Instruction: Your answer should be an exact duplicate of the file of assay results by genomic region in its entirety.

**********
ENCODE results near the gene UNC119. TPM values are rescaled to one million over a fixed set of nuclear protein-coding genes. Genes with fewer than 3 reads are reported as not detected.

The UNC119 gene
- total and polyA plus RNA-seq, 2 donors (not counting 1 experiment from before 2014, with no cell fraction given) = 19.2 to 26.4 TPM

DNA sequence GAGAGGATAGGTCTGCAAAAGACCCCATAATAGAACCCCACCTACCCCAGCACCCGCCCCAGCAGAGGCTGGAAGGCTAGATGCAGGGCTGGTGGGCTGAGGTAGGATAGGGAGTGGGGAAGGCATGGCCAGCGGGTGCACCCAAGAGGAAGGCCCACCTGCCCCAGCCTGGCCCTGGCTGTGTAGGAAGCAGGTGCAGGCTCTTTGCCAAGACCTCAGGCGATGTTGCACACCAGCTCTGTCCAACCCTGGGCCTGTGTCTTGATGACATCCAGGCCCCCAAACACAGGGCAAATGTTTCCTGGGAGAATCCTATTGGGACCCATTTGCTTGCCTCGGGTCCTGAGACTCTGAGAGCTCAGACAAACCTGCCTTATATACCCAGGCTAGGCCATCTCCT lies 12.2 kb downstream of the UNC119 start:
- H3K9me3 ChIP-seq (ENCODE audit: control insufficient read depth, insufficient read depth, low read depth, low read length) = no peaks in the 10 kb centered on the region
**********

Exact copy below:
ENCODE results near the gene UNC119. TPM values are rescaled to one million over a fixed set of nuclear protein-coding genes. Genes with fewer than 3 reads are reported as not detected.

The UNC119 gene
- total and polyA plus RNA-seq, 2 donors (not counting 1 experiment from before 2014, with no cell fraction given) = 19.2 to 26.4 TPM

DNA sequence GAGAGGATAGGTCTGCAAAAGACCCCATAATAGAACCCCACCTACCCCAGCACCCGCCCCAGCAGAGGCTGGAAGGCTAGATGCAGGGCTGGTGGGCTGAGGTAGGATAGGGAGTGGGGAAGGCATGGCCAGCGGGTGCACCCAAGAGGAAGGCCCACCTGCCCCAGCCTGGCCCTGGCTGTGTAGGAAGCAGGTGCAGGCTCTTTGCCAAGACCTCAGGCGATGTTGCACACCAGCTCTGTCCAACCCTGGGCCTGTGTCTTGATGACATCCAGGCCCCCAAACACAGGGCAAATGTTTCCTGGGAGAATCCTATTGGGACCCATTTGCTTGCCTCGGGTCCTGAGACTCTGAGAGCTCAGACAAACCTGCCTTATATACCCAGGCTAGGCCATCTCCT lies 12.2 kb downstream of the UNC119 start:
- H3K9me3 ChIP-seq (ENCODE audit: control insufficient read depth, insufficient read depth, low read depth, low read length) = no peaks in the 10 kb centered on the region